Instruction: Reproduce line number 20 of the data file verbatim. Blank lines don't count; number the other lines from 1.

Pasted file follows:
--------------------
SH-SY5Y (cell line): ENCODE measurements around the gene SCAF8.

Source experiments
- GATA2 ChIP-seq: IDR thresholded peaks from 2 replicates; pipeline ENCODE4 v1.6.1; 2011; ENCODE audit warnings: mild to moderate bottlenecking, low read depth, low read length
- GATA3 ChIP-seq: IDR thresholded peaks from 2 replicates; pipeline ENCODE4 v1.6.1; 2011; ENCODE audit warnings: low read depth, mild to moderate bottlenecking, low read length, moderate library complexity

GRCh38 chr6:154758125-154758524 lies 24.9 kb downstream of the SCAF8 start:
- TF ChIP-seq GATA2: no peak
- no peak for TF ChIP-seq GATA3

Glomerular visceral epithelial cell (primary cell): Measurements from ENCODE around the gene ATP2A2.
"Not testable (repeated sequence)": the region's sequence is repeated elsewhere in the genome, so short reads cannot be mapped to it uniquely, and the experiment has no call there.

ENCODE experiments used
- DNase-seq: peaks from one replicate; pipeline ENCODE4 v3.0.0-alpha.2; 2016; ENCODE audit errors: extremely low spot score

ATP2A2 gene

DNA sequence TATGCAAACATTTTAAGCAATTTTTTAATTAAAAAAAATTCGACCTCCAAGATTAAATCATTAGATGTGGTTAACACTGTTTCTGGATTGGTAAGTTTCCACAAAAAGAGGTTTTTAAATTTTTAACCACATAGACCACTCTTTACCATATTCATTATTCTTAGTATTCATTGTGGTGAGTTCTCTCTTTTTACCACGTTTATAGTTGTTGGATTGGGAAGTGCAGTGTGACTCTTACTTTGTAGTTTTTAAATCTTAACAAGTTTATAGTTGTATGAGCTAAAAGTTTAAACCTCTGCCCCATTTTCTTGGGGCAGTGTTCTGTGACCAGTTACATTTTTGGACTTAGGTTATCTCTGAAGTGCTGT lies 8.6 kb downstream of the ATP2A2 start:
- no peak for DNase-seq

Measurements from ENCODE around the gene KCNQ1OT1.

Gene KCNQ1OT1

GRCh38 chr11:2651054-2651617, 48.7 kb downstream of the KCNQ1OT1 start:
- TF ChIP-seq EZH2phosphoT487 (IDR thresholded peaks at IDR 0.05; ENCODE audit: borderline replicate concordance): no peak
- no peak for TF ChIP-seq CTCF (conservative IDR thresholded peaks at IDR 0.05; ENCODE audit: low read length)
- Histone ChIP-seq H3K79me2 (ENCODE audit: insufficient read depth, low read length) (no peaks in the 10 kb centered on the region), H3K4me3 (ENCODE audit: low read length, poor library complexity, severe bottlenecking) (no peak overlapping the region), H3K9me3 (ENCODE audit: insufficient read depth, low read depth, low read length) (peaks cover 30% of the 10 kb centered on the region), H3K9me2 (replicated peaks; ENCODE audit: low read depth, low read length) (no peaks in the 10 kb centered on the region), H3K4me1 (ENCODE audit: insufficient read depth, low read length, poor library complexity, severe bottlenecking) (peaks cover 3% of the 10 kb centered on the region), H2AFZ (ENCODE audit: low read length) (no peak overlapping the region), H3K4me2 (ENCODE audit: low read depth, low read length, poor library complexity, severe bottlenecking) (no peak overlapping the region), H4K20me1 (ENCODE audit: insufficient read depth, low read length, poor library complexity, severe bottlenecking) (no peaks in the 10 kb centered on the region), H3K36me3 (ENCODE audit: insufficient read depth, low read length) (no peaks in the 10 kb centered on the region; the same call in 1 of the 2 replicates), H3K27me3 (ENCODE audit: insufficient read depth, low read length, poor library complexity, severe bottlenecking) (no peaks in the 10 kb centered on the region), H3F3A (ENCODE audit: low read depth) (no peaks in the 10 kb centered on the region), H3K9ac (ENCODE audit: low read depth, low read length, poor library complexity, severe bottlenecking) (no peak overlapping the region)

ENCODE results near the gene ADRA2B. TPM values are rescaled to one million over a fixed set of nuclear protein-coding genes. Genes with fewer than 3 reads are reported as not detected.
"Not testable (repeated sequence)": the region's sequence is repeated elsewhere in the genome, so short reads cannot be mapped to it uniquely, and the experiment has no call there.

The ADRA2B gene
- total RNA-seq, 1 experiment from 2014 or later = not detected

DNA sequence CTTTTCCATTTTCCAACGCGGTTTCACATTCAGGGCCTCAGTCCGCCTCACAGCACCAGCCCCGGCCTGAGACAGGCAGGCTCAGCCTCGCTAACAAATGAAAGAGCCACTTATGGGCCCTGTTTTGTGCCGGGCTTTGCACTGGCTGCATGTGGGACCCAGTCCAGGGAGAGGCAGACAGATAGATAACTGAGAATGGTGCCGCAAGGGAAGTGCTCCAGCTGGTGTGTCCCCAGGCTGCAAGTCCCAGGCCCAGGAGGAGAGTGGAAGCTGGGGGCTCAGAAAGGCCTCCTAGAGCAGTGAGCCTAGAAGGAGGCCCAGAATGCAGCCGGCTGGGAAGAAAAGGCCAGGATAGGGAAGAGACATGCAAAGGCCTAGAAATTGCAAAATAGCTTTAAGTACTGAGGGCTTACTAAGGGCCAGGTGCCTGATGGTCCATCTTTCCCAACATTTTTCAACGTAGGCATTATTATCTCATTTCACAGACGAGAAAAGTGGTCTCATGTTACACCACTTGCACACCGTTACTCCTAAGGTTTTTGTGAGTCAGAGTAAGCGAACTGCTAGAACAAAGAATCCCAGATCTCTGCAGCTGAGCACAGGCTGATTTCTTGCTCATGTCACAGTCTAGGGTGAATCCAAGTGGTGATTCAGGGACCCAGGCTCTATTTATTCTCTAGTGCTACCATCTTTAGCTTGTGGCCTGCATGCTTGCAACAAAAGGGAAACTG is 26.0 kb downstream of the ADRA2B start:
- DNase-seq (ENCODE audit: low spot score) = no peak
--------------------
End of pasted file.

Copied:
- Histone ChIP-seq H3K79me2 (ENCODE audit: insufficient read depth, low read length) (no peaks in the 10 kb centered on the region), H3K4me3 (ENCODE audit: low read length, poor library complexity, severe bottlenecking) (no peak overlapping the region), H3K9me3 (ENCODE audit: insufficient read depth, low read depth, low read length) (peaks cover 30% of the 10 kb centered on the region), H3K9me2 (replicated peaks; ENCODE audit: low read depth, low read length) (no peaks in the 10 kb centered on the region), H3K4me1 (ENCODE audit: insufficient read depth, low read length, poor library complexity, severe bottlenecking) (peaks cover 3% of the 10 kb centered on the region), H2AFZ (ENCODE audit: low read length) (no peak overlapping the region), H3K4me2 (ENCODE audit: low read depth, low read length, poor library complexity, severe bottlenecking) (no peak overlapping the region), H4K20me1 (ENCODE audit: insufficient read depth, low read length, poor library complexity, severe bottlenecking) (no peaks in the 10 kb centered on the region), H3K36me3 (ENCODE audit: insufficient read depth, low read length) (no peaks in the 10 kb centered on the region; the same call in 1 of the 2 replicates), H3K27me3 (ENCODE audit: insufficient read depth, low read length, poor library complexity, severe bottlenecking) (no peaks in the 10 kb centered on the region), H3F3A (ENCODE audit: low read depth) (no peaks in the 10 kb centered on the region), H3K9ac (ENCODE audit: low read depth, low read length, poor library complexity, severe bottlenecking) (no peak overlapping the region)